MATH 10N02.00 Spring 2017
Calculus for the Life and Social Sciences

4.0 Hours, 4.0 Credits

Rob Thompson Hunter College CUNY
Monday/Thursday 1:10-3:00pm C004 HN


The FINAL EXAM will be on Thursday, May 25.

Here are some review problems for the final exam, part one, which are from Chapters 2 and 3.

Here are the solutions to the review problems for the final exam, part one, which are from Chapters 2 and 3.

Here are some more review problems for the final exam, part two, which are from Chapters 4 and 5.

Here are the solutions to the review problems for the final exam, part two, which are from Chapters 2 and 3.

Here are a few review problems for Exam Three.

I will post solutions tomorrow night

Here are some solutions to the review problems for Exam Three.

You should do all the problems first, before you look at the solutions.

Here are (partial) solutions to exam One

Course Description: This is a one semester introduction to differential and integral calculus, intended for students majoring in Biology, Economics, Accounting, or any other major at Hunter College that requires one semester of calculus. The course will have more of an emphasis on applications, with specificic applications tailored to the life and social sciences. Students will not be allowed to obtain credit for both MATH 10N02 and MATH 150. Students planning on taking more than one semester of calculus should take MATH 150 instead.

Learning Objectives: The student will learn about functions of one variable, including the concepts of limit, continuity and the derivative. The student will be able to compute derivatives of various functions using the definition of the derivative, the power rule, the product and quotient rules, the chain rule, and implicit differentiation. The student will learn the Mean Value Theorem and the Intermediate Value Theorem. These concepts will be applied by the student to various problems involving, curve sketching and optimization, and linear approximation. The student will learn about antidifferentiation and the Riemann integral, and will be able to compute Riemann integrals of some simple functions using the Fundamental Theorem of Calculus. The student will apply these techniques to computing areas and volumes. Finally, the student will learn to apply all of these techniques to various problems in Biology and Economics.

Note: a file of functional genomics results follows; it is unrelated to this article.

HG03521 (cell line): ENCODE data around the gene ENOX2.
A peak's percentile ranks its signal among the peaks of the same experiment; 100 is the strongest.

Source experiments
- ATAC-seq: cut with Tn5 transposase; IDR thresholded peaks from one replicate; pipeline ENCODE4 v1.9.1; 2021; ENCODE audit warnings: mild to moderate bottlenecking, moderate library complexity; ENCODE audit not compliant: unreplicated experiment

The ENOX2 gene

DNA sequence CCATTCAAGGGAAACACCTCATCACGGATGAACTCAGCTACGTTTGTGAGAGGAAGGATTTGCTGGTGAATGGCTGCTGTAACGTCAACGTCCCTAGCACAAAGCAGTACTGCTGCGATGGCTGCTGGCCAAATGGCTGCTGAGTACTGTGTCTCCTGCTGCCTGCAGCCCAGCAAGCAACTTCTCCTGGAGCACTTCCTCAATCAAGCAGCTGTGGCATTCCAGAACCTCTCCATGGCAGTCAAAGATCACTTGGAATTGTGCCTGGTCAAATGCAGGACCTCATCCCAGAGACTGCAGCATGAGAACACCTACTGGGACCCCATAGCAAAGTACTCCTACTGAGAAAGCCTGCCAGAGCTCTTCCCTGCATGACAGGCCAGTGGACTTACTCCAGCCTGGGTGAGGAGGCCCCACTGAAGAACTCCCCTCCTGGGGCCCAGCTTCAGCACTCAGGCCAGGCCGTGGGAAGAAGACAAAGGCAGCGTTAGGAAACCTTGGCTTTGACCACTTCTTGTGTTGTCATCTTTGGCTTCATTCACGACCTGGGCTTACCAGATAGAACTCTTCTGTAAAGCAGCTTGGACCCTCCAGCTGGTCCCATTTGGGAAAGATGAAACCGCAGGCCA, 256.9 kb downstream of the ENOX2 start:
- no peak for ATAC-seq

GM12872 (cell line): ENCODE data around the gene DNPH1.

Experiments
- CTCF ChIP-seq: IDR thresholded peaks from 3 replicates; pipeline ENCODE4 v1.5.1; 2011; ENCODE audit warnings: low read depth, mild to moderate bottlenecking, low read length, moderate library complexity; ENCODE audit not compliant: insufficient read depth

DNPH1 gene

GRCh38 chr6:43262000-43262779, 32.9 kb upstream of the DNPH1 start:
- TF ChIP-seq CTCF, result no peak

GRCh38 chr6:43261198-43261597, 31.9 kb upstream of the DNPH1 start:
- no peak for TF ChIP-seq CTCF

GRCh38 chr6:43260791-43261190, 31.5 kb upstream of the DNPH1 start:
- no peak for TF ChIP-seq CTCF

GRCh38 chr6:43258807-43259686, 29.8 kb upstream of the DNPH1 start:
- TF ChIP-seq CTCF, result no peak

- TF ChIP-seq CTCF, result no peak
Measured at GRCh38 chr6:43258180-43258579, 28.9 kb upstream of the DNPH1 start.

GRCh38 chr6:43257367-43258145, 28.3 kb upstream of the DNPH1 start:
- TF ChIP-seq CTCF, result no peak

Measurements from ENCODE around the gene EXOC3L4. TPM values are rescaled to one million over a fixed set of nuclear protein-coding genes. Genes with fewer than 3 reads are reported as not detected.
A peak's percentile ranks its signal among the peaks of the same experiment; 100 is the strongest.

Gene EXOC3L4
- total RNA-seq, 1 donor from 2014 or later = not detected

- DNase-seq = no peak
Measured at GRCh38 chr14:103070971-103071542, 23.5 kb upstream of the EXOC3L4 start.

Calculus for Business, Economics, Life Sciences, and Social Sciences, 13th Edition, Barnett, Ziegler, Byleen, with MyMathLab, the online homework system.

MyMathLab: The MyMathLab course code for this course is thompson41161. Go to MyMathLab and sign up for an account (if you do not have one already). Then enroll in this course using the course code.

Prerequisites: Completion of MATH 125 (or the equivalent) with a grade of C or higher, or appropriate score on the CUNY math placement exam.

Homework, Exams, Grade:

Homework will be assigned on a regular basis and will count for 10% of your grade. We will use MyMathLab (MML), an online homework system. In order to use MML, you must enroll in the MML course for this section. Go to and create a login if you don't have one already.

There will be three exams, some quizzes, and a cumulative final exam. The quizzes will count for 10% of your grade, the exams will count for 80%. The final will be worth two of the other exams.

Your lowest exam grade will be dropped. (If the final is the lowest grade it will be counted as one exam.) If you miss an exam, that will count as your lowest grade, so it will be dropped. If you miss the final exam you will receive a grade of WU. If you miss two exams prior to the final then your status in the course will be in serious jeopardy.

If you stop attending the course and do not withdraw, you will receive a grade of WU.

You may elect to take the course on a credit/no credit basis if you are eligible, but this is subject to the College's rules, which means you that you will not be eligible for credit/no credit grading unless you have attended most class periods, taken all the exams, including the Final Exam, and completed most of the homework.

Academic Integrity: Hunter College regards acts of academic dishonesty (e.g., plagiarism, cheating on examinations, obtaining unfair advantage, and falsification of records and official documents) as serious offenses against the values of intellectual honesty. The college is committed to enforcing the CUNY Policy on Academic Integrity and will pursue cases of academic dishonesty according to the Hunter College Academic Integrity Procedures.

Disabilities: If you have a disability that you believe requires special accommodations: In compliance with the American Disability Act of 1990 (ADA) and with Section 504 of the Rehabilitation Act of 1973, Hunter College is committed to ensuring educational parity and accommodations for all students with documented disabilities and/or medical conditions. It is recommended that all students with documented disabilities (Emotional, Medical, Physical and/ or Learning) consult the Office of AccessABILITY located in Room E1214B to secure necessary academic accommodations. For further information and assistance please call (212- 772- 4857)/TTY (212- 650- 3230).